WASHINGTON — Alton Villegas offered an unusual call to action March 29 for an 11-year-old boy: “Destroy the ice cream man.”
Alton is a member of the Salt River Pima-Maricopa Indian Community where nearly 10 percent of tribal members have Type 2 diabetes, including members of his family.
“My mom and my grandma have diabetes, a lot of people in Salt River have diabetes, sadly,” said Alton, who has been diagnosed as pre-diabetic. “I think a lot of people have diabetes because they don’t eat healthy and they don’t exercise.”
That’s what brought Alton to Washington March 29, where he was the youngest of six witnesses urging the Senate Indian Affairs Committee to reauthorize the Special Diabetes Program for Indians.
The program grants $150 million a year to about 300 programs that push diabetes prevention to tribes in 35 states, said Rear Adm. Chris Buchanan, acting director of the Indian Health Service. The program will end after September if it is not reauthorized.
Since the program began in 1997, tribal obesity rates have remained stubbornly high, said Sen. John Hoeven, R-North Dakota. He said Native Americans still have a greater chance of being diagnosed with Type 2 diabetes than any other group in America, and that diabetes is their fifth-leading cause of death.
But Hoeven, the committee chairman, also acknowledged at the hearing that the grants have helped lower diabetes “and its complications, such as limb amputations, heart disease and kidney failure.
But there’s still more work to be done.”
The Salt River Pima-Maricopa Indian Community, like other grantees, uses its grant to educate families on the benefits of exercise and balanced diets, offering free family-oriented exercise classes and programs that promote healthy lifestyles.
After a 6-year-old on the reservation was diagnosed with Type 2 diabetes about three years ago, the tribal council began more screening at schools and found 52 percent of students were above the 95th percentile for weight.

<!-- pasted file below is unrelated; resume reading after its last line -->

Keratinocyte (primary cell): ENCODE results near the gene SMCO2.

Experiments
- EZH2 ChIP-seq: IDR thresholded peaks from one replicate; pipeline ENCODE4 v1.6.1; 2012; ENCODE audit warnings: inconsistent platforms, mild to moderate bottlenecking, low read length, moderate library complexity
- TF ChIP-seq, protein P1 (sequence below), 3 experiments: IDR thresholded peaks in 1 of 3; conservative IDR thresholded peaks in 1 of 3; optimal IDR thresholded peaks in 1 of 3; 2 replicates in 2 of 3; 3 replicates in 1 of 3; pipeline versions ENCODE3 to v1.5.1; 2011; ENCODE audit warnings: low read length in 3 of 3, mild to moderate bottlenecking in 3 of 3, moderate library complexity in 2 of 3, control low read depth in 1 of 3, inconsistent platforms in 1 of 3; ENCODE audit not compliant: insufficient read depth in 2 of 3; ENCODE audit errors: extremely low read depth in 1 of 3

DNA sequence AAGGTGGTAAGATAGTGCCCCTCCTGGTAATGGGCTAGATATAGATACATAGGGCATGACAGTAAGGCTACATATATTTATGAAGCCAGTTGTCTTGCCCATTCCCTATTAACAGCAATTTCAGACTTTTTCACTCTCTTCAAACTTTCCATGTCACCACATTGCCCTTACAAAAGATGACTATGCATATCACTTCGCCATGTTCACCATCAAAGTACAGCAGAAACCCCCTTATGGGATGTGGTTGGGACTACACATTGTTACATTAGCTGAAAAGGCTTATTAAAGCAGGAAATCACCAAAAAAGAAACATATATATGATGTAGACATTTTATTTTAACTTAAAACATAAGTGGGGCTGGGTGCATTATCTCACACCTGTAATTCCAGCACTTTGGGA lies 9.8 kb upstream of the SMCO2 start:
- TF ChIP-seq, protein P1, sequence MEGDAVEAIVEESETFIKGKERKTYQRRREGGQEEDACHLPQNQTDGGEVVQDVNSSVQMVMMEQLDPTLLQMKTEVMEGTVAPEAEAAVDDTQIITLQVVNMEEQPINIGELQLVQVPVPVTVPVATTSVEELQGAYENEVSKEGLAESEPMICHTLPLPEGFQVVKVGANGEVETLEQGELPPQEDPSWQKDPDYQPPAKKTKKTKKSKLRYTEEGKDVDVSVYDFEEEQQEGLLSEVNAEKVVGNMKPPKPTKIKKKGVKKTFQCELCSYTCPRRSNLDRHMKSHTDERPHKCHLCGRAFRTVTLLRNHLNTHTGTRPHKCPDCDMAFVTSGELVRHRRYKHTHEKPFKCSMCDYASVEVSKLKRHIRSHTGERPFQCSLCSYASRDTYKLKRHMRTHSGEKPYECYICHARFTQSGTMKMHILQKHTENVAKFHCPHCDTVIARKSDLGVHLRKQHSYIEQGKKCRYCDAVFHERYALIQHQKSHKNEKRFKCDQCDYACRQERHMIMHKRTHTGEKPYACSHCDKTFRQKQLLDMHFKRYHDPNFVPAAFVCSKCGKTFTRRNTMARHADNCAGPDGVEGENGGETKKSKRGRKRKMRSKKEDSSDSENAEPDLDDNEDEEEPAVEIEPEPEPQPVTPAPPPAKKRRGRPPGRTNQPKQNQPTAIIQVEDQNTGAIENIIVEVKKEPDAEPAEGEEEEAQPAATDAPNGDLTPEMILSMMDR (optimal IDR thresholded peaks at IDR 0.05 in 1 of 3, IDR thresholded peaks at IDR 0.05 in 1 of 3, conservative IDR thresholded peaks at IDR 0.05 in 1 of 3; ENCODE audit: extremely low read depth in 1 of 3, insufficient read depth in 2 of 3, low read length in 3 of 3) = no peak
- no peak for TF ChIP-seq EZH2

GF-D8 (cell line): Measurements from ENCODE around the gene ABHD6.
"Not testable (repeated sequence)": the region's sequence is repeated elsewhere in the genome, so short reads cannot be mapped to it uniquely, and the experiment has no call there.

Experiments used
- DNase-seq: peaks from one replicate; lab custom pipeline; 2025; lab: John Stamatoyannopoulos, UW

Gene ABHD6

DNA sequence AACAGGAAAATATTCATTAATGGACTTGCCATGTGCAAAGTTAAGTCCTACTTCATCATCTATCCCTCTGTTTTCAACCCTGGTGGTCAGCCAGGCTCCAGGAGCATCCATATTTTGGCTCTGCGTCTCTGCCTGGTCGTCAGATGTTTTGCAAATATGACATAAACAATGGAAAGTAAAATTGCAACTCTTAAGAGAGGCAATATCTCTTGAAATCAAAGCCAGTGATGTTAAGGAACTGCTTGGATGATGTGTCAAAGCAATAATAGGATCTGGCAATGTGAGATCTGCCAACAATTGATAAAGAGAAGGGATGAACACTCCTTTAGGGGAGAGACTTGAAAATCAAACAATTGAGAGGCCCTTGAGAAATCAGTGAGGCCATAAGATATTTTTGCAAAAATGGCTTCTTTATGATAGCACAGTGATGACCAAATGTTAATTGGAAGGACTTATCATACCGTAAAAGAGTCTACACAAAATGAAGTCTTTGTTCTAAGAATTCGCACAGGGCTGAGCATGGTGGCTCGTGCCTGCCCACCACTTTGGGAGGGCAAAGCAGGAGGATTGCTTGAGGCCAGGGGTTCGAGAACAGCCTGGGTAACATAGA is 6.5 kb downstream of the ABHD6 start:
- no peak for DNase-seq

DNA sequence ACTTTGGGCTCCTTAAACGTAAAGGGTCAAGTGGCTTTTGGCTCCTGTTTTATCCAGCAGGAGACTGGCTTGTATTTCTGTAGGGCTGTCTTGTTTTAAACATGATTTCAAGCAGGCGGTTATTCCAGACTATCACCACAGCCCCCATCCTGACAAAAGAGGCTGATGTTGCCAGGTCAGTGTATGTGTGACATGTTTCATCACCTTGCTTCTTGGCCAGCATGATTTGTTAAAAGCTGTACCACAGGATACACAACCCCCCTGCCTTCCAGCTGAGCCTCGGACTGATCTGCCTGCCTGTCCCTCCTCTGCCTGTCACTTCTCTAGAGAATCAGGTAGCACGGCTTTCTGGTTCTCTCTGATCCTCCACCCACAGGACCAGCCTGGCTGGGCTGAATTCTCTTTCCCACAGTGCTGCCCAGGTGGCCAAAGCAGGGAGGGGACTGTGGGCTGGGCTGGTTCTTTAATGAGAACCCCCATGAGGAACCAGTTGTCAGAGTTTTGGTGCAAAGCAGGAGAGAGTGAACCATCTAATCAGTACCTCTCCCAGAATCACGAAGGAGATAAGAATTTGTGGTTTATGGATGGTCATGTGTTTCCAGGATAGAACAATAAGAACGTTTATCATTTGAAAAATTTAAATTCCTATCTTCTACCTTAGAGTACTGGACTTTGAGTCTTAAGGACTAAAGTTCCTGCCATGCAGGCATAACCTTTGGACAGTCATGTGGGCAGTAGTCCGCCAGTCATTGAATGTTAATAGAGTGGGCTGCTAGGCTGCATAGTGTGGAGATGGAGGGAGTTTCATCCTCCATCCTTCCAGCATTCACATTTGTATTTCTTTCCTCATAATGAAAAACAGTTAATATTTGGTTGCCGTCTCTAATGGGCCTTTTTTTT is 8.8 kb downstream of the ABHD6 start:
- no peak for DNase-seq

When a screening showed that Alton was at risk for Type 2 diabetes, his family learned that he qualified for the Youth Wellness Camp in Prescott. Grant money from the federal program lets the tribe send at-risk youth to the camp.
“I wanted to be healthier, so I went to camp,” Alton said. “I wanted to be able to help my mom and my grandma be healthier.”
The healthy eating and daily exercise at camp helped Alton lose almost 16 pounds. His mother, Felicia Jimerson, said Alton’s new outlook on eating healthy and exercising is rubbing off on her three other kids.
Alton said that he tries to help his family and friends make healthier decisions, but they do not always listen.
“I tell them all the time … but not a lot of people care, ’cause that means they have to give up Hot Cheetos,” said Alton, who has seen his friends buy “at least four bags” of the snack a day from the ice cream man.
“We must destroy the ice cream man!” Alton told the committee, to laughter.
Rachel Seepie, another member of the Salt River Pima-Maricopa Indian Community credits some of her success against her Type 2 diabetes to educational programs funded by the grant program.
After initially managing her condition with medication, she decided to turn instead to exercise and eating well. That has helped her lose weight, lower her blood sugar, decrease her average heart rate and complete two Iron Man triathlons, Seepie said.
Now, she is a senior fitness specialist with the Diabetes Service Program and teaches group exercise classes on the reservation.
“My vision is that the Salt River Pima-Maricopa Indian Community and our members will learn how to become healthier, and they will have long full lives without Type 2 diabetes,” Seepie told the committee.
Jimerson said after the hearing that can only happen if the grant program is reauthorized.
“I think if they can continue that funding, it’s definitely going to make a change,” she said. “If that funding goes away, we’re in huge trouble.”
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